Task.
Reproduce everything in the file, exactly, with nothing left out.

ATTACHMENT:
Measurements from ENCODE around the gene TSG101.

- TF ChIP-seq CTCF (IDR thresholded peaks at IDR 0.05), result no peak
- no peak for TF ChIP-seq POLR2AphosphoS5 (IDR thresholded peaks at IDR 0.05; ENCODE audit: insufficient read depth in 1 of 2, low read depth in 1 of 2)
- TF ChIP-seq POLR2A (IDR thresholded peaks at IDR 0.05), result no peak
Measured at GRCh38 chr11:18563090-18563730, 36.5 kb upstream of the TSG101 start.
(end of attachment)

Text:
Measurements from ENCODE around the gene TSG101.

- TF ChIP-seq CTCF (IDR thresholded peaks at IDR 0.05), result no peak
- no peak for TF ChIP-seq POLR2AphosphoS5 (IDR thresholded peaks at IDR 0.05; ENCODE audit: insufficient read depth in 1 of 2, low read depth in 1 of 2)
- TF ChIP-seq POLR2A (IDR thresholded peaks at IDR 0.05), result no peak
Measured at GRCh38 chr11:18563090-18563730, 36.5 kb upstream of the TSG101 start.